Why do we choose to swim against the current of modern civilization in this era of rapid change?
That’s a question that each of us, individually, will have to answer for ourselves. And that answer is liable to change, perhaps dramatically, as we venture further down the path back to nature and uncover hard-earned knowledge about ourselves and our place in the universe.
Ben Falk, a permaculture-oriented land designer and site planner who runs the Vermont-based company Whole Systems Design, says his position has shifted over time.
“I’ve moved away from the idea of trying to ‘survive.’ The big goal isn’t me surviving… I’m doing it to have a better life, and improve a place. I’m not trying to survive forever.”
I recently had the pleasure of speaking with Ben on the topic of homesteading, and he was generous enough to share a mountain of practical info and advice for folks all across the spectrum of experience living close to the land.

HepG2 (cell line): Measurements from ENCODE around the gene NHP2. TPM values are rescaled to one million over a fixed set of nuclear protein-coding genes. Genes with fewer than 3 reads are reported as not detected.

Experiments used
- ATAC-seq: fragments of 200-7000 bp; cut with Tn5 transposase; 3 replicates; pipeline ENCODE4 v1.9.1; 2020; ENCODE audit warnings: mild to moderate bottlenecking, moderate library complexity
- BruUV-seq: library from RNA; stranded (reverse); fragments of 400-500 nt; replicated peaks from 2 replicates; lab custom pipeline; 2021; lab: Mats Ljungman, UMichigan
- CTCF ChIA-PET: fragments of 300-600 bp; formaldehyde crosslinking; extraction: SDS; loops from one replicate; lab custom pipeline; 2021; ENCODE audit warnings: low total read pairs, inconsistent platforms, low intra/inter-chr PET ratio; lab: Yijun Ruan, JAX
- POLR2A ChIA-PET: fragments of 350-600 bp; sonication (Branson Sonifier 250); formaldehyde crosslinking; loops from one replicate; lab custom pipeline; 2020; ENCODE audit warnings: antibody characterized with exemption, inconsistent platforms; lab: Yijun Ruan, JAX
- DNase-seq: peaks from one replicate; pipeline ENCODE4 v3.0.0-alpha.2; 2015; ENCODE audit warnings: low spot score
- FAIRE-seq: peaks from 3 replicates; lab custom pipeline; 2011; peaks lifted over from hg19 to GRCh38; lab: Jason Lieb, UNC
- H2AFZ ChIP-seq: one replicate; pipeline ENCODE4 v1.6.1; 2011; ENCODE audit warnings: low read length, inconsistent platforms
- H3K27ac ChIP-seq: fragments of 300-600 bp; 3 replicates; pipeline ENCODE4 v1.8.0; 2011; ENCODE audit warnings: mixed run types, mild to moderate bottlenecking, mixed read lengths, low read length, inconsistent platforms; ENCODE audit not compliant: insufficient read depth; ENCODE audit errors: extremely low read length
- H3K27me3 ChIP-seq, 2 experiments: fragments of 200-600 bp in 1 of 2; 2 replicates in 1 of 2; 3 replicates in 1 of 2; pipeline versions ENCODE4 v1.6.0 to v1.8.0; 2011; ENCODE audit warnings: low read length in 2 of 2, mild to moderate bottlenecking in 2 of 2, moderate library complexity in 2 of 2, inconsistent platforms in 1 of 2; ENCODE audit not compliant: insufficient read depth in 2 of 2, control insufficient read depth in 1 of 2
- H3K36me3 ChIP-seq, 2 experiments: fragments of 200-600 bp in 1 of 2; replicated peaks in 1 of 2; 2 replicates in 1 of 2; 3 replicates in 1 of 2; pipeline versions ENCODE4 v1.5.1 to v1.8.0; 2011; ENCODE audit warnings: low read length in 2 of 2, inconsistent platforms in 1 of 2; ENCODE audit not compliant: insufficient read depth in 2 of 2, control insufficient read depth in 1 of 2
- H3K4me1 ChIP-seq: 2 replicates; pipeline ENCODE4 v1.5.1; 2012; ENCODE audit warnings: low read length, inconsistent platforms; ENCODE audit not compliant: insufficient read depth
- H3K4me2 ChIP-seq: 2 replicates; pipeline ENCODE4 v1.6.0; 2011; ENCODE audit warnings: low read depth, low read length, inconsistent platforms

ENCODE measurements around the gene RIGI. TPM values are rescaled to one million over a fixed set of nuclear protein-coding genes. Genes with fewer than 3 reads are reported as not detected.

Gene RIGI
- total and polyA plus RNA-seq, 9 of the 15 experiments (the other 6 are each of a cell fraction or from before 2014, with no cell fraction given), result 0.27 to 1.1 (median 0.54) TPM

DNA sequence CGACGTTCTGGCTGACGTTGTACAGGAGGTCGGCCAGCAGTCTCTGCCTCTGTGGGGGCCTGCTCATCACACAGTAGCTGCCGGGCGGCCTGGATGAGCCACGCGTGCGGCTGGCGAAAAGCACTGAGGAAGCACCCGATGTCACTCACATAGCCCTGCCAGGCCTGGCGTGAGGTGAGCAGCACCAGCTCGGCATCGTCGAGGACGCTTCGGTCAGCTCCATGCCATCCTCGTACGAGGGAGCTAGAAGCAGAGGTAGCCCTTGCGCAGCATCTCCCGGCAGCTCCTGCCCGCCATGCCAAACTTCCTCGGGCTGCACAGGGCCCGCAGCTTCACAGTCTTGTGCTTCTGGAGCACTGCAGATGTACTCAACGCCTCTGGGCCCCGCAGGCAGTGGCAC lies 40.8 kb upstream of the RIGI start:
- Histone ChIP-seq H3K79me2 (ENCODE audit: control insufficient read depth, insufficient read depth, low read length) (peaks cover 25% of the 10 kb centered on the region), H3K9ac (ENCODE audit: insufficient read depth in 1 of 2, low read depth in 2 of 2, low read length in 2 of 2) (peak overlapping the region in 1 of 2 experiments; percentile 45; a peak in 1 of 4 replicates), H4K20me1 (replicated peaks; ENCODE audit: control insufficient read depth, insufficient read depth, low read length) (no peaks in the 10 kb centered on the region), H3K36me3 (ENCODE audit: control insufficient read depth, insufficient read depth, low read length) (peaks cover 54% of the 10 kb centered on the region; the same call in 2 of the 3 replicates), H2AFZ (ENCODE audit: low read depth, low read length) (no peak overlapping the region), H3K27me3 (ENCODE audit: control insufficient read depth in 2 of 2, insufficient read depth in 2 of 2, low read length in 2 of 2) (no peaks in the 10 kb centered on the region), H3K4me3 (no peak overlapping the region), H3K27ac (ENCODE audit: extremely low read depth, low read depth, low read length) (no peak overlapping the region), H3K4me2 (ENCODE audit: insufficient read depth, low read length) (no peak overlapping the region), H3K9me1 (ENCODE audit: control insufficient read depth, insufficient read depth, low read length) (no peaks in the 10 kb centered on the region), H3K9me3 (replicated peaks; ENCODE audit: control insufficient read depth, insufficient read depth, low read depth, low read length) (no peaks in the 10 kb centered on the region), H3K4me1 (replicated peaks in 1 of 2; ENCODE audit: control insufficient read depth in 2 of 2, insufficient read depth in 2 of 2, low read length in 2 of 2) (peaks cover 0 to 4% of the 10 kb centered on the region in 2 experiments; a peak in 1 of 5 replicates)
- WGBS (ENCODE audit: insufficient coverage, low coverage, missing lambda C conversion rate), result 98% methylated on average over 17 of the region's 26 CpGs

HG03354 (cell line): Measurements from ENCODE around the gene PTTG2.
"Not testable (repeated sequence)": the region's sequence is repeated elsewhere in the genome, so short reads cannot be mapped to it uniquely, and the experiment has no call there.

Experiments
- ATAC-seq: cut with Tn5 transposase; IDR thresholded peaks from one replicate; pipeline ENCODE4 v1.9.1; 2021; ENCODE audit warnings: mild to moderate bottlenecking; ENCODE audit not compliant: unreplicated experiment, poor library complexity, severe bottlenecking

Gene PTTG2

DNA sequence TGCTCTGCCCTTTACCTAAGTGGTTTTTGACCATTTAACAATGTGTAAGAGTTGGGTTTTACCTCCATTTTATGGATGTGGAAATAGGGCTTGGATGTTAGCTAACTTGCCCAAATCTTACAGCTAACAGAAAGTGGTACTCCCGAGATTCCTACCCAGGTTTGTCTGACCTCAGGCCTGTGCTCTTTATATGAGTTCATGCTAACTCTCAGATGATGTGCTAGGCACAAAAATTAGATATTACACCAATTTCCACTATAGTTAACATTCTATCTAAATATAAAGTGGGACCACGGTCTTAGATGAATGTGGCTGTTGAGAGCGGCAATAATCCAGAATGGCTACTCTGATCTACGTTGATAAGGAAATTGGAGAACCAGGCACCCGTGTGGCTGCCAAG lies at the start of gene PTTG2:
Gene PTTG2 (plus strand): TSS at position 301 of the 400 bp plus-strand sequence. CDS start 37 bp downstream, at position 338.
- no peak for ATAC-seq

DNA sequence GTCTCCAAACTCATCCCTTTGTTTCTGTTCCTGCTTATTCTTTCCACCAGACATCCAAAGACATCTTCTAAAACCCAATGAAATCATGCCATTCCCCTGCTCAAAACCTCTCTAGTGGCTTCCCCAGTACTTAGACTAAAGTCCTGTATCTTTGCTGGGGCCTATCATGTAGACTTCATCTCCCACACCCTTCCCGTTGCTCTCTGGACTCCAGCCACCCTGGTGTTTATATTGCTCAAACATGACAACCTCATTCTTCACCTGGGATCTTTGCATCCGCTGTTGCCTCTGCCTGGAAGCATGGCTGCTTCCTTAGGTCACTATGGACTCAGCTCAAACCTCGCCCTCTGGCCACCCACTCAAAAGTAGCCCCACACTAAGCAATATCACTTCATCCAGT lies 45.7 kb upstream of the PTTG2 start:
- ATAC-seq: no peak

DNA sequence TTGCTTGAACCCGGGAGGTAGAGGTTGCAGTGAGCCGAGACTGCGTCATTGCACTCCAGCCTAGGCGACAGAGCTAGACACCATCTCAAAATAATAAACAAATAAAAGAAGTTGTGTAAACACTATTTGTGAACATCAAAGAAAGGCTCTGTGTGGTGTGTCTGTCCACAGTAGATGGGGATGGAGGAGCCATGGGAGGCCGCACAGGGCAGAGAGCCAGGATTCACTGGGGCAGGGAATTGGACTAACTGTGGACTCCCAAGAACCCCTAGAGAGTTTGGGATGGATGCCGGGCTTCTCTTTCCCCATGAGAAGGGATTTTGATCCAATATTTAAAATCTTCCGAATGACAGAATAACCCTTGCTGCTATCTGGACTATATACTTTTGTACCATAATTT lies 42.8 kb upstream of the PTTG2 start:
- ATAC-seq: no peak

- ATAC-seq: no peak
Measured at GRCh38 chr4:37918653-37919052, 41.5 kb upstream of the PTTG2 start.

“We’re cultivating an ecosystem that’s great for all living things here, and we just try to live on the byproducts of that ecosystem… we’re living on the interest.”
Ben’s 2013 book The Resilient Farm and Homestead played a pivotal role at the start of my own personal homesteading journey, shedding light on a seemingly bottomless well of things I didn’t know that I didn’t know… you know?
Ben is very down-to-earth and insightful when it comes to practical self-reliance, and also really a treat to converse with. I think there’s a lot to take away from this one, no matter where you find yourself on the path back to the land!
Related Links and Further Resources:
Introduction to Foraging is available now!
Interested in foraging, but feeling intimidated and unsure where to begin?
Introduction to Foraging gathers all of my writings on wild foods from 2017 in one convenient location, compiling my series of lessons and advice for the complete beginner, plus profiles of 12 edible wild plants that are very common across North America and very easy to identify.